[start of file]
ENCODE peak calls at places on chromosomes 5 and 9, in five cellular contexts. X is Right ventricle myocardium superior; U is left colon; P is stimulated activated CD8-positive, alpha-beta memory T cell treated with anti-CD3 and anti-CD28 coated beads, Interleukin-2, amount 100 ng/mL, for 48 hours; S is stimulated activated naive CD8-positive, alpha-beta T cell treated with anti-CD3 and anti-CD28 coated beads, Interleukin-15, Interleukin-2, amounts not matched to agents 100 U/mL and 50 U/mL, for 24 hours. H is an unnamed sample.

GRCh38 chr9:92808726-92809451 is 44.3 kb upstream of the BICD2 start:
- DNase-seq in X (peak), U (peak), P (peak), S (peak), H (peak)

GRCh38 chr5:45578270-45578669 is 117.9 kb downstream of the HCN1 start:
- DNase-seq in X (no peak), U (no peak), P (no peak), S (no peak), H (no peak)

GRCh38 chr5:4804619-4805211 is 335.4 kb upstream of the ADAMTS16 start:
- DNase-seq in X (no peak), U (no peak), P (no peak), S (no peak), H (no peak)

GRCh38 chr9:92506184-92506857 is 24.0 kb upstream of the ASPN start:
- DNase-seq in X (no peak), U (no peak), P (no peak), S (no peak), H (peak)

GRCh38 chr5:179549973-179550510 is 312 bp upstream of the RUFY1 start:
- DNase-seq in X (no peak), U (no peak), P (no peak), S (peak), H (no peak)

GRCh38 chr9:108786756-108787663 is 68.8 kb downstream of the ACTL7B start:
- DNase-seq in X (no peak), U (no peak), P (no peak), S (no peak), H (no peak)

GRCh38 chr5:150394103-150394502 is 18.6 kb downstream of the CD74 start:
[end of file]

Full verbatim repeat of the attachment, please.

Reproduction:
ENCODE peak calls at places on chromosomes 5 and 9, in five cellular contexts. X is Right ventricle myocardium superior; U is left colon; P is stimulated activated CD8-positive, alpha-beta memory T cell treated with anti-CD3 and anti-CD28 coated beads, Interleukin-2, amount 100 ng/mL, for 48 hours; S is stimulated activated naive CD8-positive, alpha-beta T cell treated with anti-CD3 and anti-CD28 coated beads, Interleukin-15, Interleukin-2, amounts not matched to agents 100 U/mL and 50 U/mL, for 24 hours. H is an unnamed sample.

GRCh38 chr9:92808726-92809451 is 44.3 kb upstream of the BICD2 start:
- DNase-seq in X (peak), U (peak), P (peak), S (peak), H (peak)

GRCh38 chr5:45578270-45578669 is 117.9 kb downstream of the HCN1 start:
- DNase-seq in X (no peak), U (no peak), P (no peak), S (no peak), H (no peak)

GRCh38 chr5:4804619-4805211 is 335.4 kb upstream of the ADAMTS16 start:
- DNase-seq in X (no peak), U (no peak), P (no peak), S (no peak), H (no peak)

GRCh38 chr9:92506184-92506857 is 24.0 kb upstream of the ASPN start:
- DNase-seq in X (no peak), U (no peak), P (no peak), S (no peak), H (peak)

GRCh38 chr5:179549973-179550510 is 312 bp upstream of the RUFY1 start:
- DNase-seq in X (no peak), U (no peak), P (no peak), S (peak), H (no peak)

GRCh38 chr9:108786756-108787663 is 68.8 kb downstream of the ACTL7B start:
- DNase-seq in X (no peak), U (no peak), P (no peak), S (no peak), H (no peak)

GRCh38 chr5:150394103-150394502 is 18.6 kb downstream of the CD74 start: